The Curmudgeon


Thursday, October 27, 2011

The Blogosphere in Aboriginal Australia

Although the aboriginal peoples of Australia evolved and maintained what modern anthropologeeks widely classify as a form of blogosphere over the space of some twenty thousand years, Europeans were at first slow to recognise the fact. This cultural insensitivity can be blamed, at least in part, on the state of the European blogosphere at the time of the continent's discovery. English blogs in particular had fallen considerably from the heights achieved in the Middle Ages; they were notoriously bloated and corrupt in their data, while commenting facilities were severely curtailed during the Falklands crisis thanks to the machinations of Lord Sandwich. Indeed, the vocation of bloggery was held in such disdain that the crew of Cook's ship HMS Endeavour included only one half-pay nerd, among whose other duties was the lowly one of greasing the larboard knot-holes for the release of dirty tackle.

The origins of the Australian blogosphere are lost in the motherboards of prehistory, and much of what was present at Cook's arrival has been eaten by cane toads; but sufficient indications remain to show that the aborigines possessed a highly sophisticated if sparsely updated resource, even though posting probably entailed little more than the rearrangement of a few stones or the smearing of ochre on a rock face. Trolling appears to have been almost unknown, except when the swelling of the billabongs facilitated a special festival for the purpose.

As to the content of the Australian blogosphere, we can only speculate. Undoubtedly hunting and gathering were major concerns, and it is likely that religious themes were also prevalent. After episodes of tribal warfare prisoners were occasionally displayed for the entertainment of kinspersons and the humiliation of rivals; those taken for this purpose were known as video captures. Attempts by the convicts of Botany Bay to adapt this custom to their own purposes naturally resulted in disaster, and arguably delayed the adoption of the digital camera by the aborigines for nearly two and a half centuries.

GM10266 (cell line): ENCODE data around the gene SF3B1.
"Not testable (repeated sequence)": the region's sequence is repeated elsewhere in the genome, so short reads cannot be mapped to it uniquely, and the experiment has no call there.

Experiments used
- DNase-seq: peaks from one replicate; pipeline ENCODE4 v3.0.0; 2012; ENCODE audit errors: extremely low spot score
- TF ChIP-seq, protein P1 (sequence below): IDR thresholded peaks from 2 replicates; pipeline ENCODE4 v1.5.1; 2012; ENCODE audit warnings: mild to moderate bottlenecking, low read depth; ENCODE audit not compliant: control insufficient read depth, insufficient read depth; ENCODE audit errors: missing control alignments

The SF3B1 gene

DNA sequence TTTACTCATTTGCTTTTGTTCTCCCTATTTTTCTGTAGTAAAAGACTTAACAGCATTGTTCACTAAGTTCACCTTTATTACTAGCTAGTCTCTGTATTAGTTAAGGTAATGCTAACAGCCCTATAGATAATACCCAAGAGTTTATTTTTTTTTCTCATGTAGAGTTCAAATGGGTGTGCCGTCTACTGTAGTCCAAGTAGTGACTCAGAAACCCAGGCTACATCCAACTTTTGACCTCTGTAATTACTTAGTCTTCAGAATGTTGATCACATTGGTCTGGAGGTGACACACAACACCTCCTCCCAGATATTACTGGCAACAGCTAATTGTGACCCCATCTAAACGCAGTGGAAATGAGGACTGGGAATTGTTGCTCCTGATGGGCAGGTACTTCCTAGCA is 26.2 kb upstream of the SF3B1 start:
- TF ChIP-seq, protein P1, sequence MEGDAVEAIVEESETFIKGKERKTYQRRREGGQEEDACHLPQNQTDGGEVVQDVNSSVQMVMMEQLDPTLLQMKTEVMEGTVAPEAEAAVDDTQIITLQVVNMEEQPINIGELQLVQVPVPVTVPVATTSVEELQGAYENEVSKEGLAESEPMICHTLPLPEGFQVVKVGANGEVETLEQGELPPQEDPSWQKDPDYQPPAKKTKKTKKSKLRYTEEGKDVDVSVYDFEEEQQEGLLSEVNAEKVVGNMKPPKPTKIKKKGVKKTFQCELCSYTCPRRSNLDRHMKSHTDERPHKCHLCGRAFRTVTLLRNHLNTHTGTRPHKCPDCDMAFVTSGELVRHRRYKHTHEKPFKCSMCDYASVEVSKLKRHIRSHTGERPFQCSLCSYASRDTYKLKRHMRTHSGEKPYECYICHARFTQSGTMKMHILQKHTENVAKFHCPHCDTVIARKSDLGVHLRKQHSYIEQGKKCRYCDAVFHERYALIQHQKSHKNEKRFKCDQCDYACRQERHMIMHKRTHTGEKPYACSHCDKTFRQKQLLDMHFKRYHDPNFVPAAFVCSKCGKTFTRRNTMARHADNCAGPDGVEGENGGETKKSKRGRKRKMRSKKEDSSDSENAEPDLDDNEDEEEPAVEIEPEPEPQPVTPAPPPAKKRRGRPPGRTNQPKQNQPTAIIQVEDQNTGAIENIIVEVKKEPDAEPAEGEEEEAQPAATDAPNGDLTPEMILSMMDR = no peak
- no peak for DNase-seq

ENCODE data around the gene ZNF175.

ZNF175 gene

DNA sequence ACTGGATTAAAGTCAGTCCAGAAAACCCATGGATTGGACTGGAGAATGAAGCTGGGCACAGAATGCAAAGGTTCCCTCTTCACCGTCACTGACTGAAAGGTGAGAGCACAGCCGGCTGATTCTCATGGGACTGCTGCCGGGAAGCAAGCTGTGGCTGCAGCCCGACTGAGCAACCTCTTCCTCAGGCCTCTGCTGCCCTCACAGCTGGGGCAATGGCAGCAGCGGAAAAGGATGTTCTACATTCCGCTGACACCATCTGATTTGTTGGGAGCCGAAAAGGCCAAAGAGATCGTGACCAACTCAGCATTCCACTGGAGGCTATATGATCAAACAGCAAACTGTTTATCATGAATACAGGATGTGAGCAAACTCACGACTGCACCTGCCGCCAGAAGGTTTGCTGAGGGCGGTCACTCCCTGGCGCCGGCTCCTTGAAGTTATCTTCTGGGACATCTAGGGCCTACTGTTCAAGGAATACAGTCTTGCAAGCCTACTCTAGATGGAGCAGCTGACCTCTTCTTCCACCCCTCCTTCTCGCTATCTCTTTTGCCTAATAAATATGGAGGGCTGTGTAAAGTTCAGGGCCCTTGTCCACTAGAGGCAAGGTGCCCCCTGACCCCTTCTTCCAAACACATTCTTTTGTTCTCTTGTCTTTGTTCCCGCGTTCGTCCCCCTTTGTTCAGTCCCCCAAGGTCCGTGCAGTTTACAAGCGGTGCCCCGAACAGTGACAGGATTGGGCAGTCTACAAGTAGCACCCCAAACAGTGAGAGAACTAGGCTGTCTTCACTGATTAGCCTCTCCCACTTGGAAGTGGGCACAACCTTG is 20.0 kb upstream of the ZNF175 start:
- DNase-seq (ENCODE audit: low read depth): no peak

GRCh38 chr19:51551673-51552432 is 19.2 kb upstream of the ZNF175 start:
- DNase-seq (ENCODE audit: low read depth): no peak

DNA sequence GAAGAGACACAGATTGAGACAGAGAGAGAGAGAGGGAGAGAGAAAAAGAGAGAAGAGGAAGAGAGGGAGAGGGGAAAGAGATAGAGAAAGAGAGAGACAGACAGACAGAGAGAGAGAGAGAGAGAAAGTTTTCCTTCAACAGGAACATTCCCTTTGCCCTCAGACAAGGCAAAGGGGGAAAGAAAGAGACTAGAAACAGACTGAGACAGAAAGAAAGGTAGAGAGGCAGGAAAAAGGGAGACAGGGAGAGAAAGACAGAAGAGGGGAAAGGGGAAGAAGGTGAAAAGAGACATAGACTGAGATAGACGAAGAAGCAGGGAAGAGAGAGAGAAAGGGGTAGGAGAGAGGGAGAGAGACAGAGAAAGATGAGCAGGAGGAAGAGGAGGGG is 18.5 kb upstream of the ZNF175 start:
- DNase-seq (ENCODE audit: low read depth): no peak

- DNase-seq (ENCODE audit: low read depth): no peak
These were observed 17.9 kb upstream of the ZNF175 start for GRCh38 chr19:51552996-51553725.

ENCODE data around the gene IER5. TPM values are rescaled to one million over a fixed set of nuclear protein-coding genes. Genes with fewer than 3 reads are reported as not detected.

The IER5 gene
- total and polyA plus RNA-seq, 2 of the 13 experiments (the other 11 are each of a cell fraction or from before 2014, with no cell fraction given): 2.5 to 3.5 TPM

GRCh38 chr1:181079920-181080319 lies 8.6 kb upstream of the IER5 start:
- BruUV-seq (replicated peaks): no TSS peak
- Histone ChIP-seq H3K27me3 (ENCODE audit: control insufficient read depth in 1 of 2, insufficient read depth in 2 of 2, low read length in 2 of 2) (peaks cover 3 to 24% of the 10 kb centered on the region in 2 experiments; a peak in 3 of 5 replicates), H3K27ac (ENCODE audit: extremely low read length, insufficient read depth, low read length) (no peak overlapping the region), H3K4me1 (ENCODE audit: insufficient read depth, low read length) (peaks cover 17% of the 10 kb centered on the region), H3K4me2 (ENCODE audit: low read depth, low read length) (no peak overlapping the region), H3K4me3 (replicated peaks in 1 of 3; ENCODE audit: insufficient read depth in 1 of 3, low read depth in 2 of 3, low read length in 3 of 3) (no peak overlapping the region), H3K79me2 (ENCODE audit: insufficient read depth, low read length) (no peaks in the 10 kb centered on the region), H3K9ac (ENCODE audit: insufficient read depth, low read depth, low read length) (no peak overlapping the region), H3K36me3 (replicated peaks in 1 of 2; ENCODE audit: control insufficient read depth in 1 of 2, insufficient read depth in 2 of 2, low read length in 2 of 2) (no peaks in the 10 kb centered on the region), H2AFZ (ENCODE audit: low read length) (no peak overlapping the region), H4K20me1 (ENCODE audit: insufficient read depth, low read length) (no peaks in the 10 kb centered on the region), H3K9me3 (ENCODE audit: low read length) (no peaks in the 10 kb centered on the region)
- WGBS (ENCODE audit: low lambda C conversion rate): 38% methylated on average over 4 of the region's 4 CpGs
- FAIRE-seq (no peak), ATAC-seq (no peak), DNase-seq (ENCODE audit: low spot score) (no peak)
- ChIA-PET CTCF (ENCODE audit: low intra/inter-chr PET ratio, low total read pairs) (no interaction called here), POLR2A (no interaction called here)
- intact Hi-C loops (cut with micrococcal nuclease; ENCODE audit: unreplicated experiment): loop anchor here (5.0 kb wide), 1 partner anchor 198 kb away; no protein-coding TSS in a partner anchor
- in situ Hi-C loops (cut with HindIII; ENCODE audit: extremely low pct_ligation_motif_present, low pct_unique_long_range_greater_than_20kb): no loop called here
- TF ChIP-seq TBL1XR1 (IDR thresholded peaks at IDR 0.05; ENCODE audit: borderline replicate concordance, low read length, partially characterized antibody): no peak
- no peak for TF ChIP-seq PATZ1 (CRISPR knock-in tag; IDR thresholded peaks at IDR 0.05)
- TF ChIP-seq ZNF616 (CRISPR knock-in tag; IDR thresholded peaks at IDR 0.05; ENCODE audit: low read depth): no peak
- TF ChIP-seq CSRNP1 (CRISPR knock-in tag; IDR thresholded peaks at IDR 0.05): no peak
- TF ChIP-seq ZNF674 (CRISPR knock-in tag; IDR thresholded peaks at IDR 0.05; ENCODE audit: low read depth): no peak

The blogosphere's effects on the continent's wildlife have still not been properly assessed, but it is now considered virtually certain that the co-operation and sense of common purpose which bloggery induces in as much as three per cent of modern practitioners enabled a vast improvement in hunting techniques. Controversy still rages over how far the aborigines were responsible for the extinction of species such as the giant bandicoot and the sabre-toothed wombat; but in the case of the Woollamagonga Megabudgie there is concrete evidence, in the form of some still readable rock paintings signifying a call which may be roughly translated as, "Who's a pretty boy then?"


  • At 7:05 p.m. , Anonymous Madame X said...

    Doubtless blogosphere fraud went way up with the introduction of English prison camps which were renowned dens of password phishery and Nigerian email scams, not to mention the battery and sexual degradation of nerds and bad tatoo art.

  • At 10:25 p.m. , Blogger Philip said...

    And, of course, the cultural scourge of lolkoalas and bad puns on the word eucalyptus which unto this very day continue to pollute the pristine strains of Strine.

  • At 10:57 p.m. , Anonymous Michael Greenwell said...

    Murdoch was still in Australia at that time, wasn't he?

  • At 2:16 a.m. , Blogger Philip said...

    Certain obscure and shunned legends whisper that he created Ayers Rock by crawling out from under it.


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